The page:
Body Image and Men Through the Decades – A Super Problem?

Many articles have been written about how women are faced constantly by unrealistic body images and that this causes issues for girls growing up. I think that there is a lot of validity to this argument and one only needs to look as far as the Barbie aisle of the local department store to see how early these expectations are planted in little girl’s minds.

But, I don’t think that much has been written about the same issue for boys and young men. Over the past century the expectation for men to be not only fit but very well built has increased incredibly. Check out any gym today and you’ll find plenty of guys working their abs until they drop, making sure that their biceps and triceps pop – but not so much the thighs. I was, for better or for worse,  brought up in an age before muscles were not only encouraged, but expected. I often like to joke that I went to high school before abs were discovered.

Now don’t get me wrong, I think that the pressure and expectations on boys and young men is less than on girls – and certainly not as overtly sexual – but it is there.

To illustrate my point let’s take a look at some images of everyone’s favorite Man of Steel over the past 75 years or so…by the way, all images and trademarks I’m sure are property of DC Entertainment and are used here only for educational purposes and I found them using Google anyway…(hopefully, this is enough to keep the lawyers away).

Superman Early
Superman as illustrated in the late thirties and forties.

The image at the left shows Superman as he appeared shortly after he was introduced to the world by Jerry Siegel and Joe Shuster in 1933. Even at this point he was portrayed as an athletic figure with broad shoulders and a thin waist. His pecs are evident and there is the suggestion of abs, but no six pack. He gives the impression of strength without bulk.  In fact, I’m sure many a farm boy and laborer looked like this (but who could tell under the baggy shirts and pants?). But not the average kid who was reading the books (back then comics were read almost exclusively by 10-12 year old boys).  This was a physique that most of the boys reading  could obtain with a good diet and some basic exercises and realistically aspire too.

 

 

 

 

 

Superman - Wayne Boring 1950s
Wayne Boring’s Superman in the fifties.

Now let’s jump ahead into the fifties and sixties. Superman has clearly packed on some mass. This is the image a lot of people think of when they think of Superman even today. As illustrated by Wayne Boring, Superman took the form of a powerlifter. His abs are more defined, sure, but look at that barrel chest and torso. This was the image of strength in post-war America. Pure brawn without too much concern over aesthetics (at least by today’s standards). Though his chest and torso are big, his arms and legs are relatively scrawny compared to any modern bodybuilder (and even to bodybuilders of the day). Again, the physique that I image a lot of hard working construction men or guys on the loading dock might have had. Again, the boys reading the comic could realistically aspire to this physique.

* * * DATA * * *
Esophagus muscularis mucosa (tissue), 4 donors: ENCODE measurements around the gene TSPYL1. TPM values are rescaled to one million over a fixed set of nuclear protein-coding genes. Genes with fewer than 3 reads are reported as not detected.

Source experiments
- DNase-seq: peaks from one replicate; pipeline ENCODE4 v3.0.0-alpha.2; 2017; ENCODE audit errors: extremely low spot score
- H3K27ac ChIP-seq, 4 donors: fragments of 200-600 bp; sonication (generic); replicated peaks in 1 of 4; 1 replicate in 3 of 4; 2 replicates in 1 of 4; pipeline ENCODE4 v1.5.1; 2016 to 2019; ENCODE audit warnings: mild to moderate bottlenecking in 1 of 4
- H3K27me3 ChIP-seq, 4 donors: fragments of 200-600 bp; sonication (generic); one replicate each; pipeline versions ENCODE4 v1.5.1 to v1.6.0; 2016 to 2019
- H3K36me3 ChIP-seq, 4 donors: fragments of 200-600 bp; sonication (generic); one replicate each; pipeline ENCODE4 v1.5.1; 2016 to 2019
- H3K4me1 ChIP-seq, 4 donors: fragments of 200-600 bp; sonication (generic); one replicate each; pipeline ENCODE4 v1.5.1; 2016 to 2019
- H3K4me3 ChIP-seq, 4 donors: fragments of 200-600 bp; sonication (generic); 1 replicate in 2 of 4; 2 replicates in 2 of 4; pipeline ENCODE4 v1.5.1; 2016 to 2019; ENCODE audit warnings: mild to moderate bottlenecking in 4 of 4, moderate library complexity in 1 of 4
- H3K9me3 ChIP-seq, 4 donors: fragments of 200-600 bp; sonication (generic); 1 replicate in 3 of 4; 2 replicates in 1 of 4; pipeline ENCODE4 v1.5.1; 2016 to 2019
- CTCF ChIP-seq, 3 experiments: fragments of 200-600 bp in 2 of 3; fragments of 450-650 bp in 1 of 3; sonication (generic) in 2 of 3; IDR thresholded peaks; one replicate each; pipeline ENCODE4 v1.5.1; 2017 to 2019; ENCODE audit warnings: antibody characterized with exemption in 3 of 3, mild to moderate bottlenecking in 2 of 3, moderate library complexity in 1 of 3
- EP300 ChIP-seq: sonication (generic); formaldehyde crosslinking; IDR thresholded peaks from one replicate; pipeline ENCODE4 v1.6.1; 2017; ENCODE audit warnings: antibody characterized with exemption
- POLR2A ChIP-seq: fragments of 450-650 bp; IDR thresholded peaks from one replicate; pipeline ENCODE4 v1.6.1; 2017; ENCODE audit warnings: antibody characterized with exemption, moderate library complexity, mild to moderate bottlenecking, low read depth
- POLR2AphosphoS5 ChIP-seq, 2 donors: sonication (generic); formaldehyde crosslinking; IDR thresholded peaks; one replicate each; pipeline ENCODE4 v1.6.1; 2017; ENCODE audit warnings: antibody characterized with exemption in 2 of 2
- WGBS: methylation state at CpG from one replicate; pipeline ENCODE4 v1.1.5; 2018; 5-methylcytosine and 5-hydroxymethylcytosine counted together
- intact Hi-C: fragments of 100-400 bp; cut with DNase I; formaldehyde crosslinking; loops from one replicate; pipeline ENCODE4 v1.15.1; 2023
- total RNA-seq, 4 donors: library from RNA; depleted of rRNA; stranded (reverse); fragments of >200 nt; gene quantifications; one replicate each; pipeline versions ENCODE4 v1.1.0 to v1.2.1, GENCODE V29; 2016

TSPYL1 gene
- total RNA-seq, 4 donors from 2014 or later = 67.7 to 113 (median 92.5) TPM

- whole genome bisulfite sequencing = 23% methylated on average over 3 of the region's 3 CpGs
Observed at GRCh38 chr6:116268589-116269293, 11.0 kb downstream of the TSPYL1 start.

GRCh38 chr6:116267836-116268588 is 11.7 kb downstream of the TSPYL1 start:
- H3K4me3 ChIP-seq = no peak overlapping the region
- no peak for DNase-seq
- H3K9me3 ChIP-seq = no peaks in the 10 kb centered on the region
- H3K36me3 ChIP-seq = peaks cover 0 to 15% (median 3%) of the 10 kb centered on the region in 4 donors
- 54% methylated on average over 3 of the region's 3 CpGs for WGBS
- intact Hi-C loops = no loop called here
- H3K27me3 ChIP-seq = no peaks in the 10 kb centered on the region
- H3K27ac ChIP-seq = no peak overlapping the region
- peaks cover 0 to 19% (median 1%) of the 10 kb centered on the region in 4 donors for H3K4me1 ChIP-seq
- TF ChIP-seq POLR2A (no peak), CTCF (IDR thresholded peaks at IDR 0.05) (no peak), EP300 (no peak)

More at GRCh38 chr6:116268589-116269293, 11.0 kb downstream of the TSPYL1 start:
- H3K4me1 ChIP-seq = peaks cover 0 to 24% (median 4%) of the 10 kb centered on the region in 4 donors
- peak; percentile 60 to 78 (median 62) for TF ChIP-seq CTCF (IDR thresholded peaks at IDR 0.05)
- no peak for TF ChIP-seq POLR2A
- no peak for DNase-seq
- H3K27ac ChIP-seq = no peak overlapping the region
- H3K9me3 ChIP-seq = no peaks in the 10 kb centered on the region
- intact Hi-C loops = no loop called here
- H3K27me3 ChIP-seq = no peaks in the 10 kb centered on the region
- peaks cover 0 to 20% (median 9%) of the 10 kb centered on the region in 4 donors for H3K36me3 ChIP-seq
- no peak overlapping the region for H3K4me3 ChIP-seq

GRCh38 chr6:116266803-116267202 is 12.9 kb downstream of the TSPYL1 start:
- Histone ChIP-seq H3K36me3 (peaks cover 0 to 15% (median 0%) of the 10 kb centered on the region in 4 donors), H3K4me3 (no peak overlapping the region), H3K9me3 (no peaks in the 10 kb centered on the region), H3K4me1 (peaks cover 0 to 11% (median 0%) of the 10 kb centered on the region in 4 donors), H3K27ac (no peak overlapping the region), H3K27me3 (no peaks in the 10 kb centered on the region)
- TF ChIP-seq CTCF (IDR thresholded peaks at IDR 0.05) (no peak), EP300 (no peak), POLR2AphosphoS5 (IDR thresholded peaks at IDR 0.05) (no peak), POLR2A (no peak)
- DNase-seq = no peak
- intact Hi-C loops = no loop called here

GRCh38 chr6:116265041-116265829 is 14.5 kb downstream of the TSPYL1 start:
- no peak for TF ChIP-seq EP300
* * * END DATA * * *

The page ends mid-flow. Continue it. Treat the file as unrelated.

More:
Superman Kryptonite No More
Superman – Kryptonite No More!

 

Now onto the seventies and things are starting to change more rapidly. To keep up with the changing expectation of what was considered muscular and super-heroic Superman finally gets honest to gosh abs. His delts are much larger and his chest to waist ratio is beginning to look more like a top level bodybuilder/athlete. Legs are still a bit thin, but now they are defined. Clearly, this Man of Steel has been hitting the gym in his Fortress of Solitude! The bar, as they say, has been raised for boys reading the comic. By the way, the age of comic book readers starts to go up during this period. Now teens are reading. Gawky, skinny, self-conscious teens who are more likely to have body image issues.

 

 

 

Superman John Byrne
Superman in the eighties by John Byrne.

 

 

In the eighties Superman got a major make over by John Byrne both artistically and story wise. Overall, I approved of most of Mr. Byrne’s changes by the way except for his insistence that Lois Lane was a red-head…ugh. Everyone knows that she’s a brunette and preferably with blue/black hair! Anyway, look at the proportion of Superman’s chest to his waist, the size of his arms and even his legs are larger. I think that at this point we have started to move well beyond the type of physique that the average man could obtain without some great genetics and a lot of gym time! The average age of readers continues to rise and now most comics are sold in specialty shops as opposed to the supermarket, drug store, or news stand.

 

 

 

And here we have Superman today (below). This man’s shoulders are positively massive. His legs have caught up to his arms and I think in most drawings he now has an eight pack as six just wasn’t enough. A physique that most men could only realistically obtain if they were born on Krypton.

Now, to be fair, the point of super-heroes is that they appear to be super-heroic (don’t get me started on Batgirl’s bat-boobs and the main wonder about Wonder Woman is how her wonder bra manages the strain). So you want to depict them as larger than life. And perhaps the fact that now comic book readers are typically males aged 20-45, along with a small but growing number of women has influenced the look of the books in general. I get that, but my point here is simply that the expectation of what is super heroic has changed over the years and that this is the type of image that may be affecting the body image of many of our youth today without most of us even realizing it.

What do you think?

Next Up: The physics of Eternia or How Does He-Man stand?

Superman Now
Superman today.

 

 

 

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